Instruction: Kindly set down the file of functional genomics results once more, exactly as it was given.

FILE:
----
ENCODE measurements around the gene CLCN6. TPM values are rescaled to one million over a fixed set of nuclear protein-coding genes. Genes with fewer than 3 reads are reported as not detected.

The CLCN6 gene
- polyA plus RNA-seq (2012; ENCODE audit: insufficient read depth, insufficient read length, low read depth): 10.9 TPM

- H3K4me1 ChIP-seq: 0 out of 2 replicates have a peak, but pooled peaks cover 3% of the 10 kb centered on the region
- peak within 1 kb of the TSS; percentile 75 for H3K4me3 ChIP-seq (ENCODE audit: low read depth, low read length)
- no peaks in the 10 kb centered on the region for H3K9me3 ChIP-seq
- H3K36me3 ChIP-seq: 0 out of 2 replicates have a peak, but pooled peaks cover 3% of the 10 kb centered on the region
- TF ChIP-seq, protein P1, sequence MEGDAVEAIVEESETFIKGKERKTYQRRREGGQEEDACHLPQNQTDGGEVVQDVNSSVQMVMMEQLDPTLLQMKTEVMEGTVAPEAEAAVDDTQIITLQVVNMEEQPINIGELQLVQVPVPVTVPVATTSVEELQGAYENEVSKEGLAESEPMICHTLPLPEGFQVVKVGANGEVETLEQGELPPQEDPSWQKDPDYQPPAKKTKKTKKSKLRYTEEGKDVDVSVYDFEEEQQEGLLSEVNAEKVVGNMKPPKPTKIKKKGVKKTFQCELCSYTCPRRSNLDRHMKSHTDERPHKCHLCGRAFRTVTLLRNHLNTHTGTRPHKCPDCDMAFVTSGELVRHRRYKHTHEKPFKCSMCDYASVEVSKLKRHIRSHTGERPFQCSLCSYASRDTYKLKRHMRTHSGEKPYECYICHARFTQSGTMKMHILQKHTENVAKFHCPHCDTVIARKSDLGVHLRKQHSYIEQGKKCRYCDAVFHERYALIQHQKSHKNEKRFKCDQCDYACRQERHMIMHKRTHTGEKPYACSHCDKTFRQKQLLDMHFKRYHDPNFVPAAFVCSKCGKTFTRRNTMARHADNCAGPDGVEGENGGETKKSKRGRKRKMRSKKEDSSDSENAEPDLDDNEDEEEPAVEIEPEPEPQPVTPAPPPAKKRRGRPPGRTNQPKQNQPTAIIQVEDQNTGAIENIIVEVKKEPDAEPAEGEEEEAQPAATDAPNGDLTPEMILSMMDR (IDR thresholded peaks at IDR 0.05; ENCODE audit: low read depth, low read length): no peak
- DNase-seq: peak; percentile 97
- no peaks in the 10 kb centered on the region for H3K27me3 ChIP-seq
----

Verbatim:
ENCODE measurements around the gene CLCN6. TPM values are rescaled to one million over a fixed set of nuclear protein-coding genes. Genes with fewer than 3 reads are reported as not detected.

The CLCN6 gene
- polyA plus RNA-seq (2012; ENCODE audit: insufficient read depth, insufficient read length, low read depth): 10.9 TPM

- H3K4me1 ChIP-seq: 0 out of 2 replicates have a peak, but pooled peaks cover 3% of the 10 kb centered on the region
- peak within 1 kb of the TSS; percentile 75 for H3K4me3 ChIP-seq (ENCODE audit: low read depth, low read length)
- no peaks in the 10 kb centered on the region for H3K9me3 ChIP-seq
- H3K36me3 ChIP-seq: 0 out of 2 replicates have a peak, but pooled peaks cover 3% of the 10 kb centered on the region
- TF ChIP-seq, protein P1, sequence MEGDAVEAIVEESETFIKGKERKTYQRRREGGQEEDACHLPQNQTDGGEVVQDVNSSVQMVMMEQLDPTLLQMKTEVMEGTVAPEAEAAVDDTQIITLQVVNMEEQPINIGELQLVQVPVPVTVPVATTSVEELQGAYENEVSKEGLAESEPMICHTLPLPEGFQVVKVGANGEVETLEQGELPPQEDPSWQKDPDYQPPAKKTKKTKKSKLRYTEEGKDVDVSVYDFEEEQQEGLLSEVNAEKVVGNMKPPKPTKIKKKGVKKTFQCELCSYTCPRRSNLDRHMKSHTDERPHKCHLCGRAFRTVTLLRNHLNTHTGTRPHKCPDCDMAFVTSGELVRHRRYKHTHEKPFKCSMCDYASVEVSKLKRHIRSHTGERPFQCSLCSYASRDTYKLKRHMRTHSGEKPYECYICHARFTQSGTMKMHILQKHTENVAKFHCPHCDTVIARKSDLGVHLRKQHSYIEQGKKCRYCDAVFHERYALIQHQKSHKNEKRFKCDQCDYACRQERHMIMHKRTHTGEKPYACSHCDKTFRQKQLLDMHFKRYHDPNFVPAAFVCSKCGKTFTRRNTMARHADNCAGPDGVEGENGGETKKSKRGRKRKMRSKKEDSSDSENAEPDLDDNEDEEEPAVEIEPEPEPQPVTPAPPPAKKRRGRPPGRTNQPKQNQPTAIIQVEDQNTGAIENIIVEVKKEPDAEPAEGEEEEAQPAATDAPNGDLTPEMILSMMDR (IDR thresholded peaks at IDR 0.05; ENCODE audit: low read depth, low read length): no peak
- DNase-seq: peak; percentile 97
- no peaks in the 10 kb centered on the region for H3K27me3 ChIP-seq